A member of St Chrysostom’s sneaked into the SCP (Society of Catholic Priests) 2016 conference for several of the sessions and meals. What did our spy discover?
It was an absolute pleasure to be involved with the SCP conference and wonderful to meet such a friendly, joyous group of people.
The conference kicked off with ‘Mary, Inspiration and Challenge’, a series of readings and music honouring Mary. I found this extraordinarily moving. I was brought up Roman Catholic, with an image of Mary as a young girl, ‘meek and mild’. I couldn’t relate to this Mary. Many of the readings talked of Mary as a real person who held her child’s hand, whose child died much too young, a Mary who belongs to other faiths too. I can relate to this woman and recognise her in the faces of refugee mothers trying to protect their children, mothers I’ve seen visiting their children in prison, mothers queuing at food banks.
That night, I met with a Mary that I know and recognise. I felt able to join in with the Angelus in a way that felt authentic.
Another highlight of the conference was ‘Personal Challenges, renewal and transformation’. Four speakers shared their personal stories. They all spoke well. I was particularly struck by Tareq, a Syrian refugee and Nick, who had been trafficked to the UK. They spoke so openly and honestly. They did not sanitise their experiences. Nick spoke very honestly of his relationship with God and of the times that he felt he could manage on his own, something that most of us in the room could relate to at times. I was really surprised to discover in discussion afterwards that some of the priests present had never heard an asylum seeker’s story first hand before, and couldn’t help wondering if this raises a question for the church about inclusivity and welcome.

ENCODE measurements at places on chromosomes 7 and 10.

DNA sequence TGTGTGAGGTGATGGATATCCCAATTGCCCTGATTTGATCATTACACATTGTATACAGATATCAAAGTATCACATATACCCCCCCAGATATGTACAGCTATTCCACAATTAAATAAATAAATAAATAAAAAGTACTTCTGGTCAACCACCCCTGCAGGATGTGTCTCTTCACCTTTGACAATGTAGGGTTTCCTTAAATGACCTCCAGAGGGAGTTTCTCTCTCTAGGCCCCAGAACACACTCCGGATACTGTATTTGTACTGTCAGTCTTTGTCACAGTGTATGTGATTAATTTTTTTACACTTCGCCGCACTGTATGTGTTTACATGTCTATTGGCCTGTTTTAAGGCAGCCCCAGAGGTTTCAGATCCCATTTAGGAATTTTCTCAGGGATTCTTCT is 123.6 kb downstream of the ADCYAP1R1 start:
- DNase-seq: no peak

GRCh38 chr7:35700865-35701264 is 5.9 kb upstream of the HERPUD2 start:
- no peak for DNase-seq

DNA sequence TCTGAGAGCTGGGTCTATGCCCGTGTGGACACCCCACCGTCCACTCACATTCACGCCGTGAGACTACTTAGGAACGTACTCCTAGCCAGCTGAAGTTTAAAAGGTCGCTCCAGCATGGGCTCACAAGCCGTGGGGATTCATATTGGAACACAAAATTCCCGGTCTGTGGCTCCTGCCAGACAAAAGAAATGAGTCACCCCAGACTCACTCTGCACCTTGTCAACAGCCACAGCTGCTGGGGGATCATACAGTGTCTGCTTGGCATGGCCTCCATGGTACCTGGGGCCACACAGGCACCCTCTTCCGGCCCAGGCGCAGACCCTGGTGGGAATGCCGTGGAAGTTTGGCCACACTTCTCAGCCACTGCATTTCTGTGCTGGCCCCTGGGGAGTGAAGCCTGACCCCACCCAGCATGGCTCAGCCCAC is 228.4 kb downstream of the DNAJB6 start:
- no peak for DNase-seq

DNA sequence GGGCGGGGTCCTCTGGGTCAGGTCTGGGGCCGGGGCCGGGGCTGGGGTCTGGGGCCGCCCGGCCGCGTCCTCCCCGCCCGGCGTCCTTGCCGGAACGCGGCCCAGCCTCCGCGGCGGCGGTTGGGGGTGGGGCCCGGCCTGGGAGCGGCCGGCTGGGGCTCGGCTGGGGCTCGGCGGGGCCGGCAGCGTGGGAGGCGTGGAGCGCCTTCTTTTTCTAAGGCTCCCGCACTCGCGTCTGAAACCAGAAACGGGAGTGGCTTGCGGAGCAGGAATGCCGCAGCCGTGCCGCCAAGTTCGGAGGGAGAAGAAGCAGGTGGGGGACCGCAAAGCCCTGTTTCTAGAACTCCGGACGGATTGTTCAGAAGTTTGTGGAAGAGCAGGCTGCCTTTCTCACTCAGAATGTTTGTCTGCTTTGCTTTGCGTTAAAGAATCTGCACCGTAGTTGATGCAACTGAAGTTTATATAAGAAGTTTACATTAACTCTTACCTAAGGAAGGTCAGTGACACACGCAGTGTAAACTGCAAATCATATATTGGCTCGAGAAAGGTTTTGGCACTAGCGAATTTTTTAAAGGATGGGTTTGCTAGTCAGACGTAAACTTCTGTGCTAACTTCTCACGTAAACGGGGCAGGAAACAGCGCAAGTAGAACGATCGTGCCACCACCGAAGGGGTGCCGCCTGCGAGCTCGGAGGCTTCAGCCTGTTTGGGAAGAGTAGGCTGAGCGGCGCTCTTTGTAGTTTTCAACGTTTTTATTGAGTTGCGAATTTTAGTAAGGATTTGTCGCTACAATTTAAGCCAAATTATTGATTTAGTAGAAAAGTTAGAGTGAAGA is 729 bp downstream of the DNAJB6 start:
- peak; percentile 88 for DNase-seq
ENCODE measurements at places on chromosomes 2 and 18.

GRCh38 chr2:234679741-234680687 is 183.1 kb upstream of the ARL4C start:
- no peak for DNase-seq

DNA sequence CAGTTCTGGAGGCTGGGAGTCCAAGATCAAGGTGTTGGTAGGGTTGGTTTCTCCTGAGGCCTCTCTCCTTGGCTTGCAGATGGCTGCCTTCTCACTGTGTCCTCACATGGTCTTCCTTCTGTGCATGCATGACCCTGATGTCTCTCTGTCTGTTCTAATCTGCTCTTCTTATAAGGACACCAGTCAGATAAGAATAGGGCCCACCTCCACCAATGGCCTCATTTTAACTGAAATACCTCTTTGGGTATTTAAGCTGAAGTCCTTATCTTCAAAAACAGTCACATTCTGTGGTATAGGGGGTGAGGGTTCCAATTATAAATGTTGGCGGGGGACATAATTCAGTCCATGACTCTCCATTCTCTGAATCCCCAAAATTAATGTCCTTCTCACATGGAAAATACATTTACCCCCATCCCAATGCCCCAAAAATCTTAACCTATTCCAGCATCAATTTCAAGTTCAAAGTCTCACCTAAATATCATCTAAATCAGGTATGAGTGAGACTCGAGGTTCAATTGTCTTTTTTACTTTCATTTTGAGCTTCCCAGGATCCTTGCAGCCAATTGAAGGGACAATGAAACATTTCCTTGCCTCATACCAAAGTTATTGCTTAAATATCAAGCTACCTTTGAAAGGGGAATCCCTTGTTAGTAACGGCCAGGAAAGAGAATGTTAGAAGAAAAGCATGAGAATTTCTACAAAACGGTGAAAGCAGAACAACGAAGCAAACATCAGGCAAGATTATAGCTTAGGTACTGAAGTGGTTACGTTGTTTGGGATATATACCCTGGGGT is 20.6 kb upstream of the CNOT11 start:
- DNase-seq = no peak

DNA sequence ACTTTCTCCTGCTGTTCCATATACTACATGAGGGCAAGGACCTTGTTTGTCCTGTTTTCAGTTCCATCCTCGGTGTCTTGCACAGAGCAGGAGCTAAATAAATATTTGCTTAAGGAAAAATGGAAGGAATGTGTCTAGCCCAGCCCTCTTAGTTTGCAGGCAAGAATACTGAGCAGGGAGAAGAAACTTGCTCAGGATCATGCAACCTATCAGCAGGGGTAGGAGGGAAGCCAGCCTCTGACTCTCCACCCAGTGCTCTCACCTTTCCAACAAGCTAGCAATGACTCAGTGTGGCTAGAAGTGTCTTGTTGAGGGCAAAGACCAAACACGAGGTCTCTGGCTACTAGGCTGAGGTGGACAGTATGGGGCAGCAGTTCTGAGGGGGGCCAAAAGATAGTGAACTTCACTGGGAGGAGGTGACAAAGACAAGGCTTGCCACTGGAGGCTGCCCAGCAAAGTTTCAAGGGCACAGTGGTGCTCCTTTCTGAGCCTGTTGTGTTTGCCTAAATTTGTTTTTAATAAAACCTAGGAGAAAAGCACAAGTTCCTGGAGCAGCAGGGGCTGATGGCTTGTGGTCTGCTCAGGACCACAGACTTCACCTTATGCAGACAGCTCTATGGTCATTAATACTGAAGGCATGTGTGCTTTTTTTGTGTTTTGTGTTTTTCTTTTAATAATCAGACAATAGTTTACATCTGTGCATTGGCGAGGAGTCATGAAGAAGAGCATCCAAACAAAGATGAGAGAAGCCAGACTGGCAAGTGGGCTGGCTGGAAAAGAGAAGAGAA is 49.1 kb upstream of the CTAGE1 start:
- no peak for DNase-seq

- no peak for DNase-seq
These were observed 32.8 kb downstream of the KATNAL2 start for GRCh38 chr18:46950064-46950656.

Catherine Fox’s after dinner speech was wonderful.
There are times when I despair of the Church of England, but spending the last few days with a group of fundamentally good people, who are both joyful and passionate about their ministry was an inspiration to me as I look forward to my final year of training for this strange thing called ordination.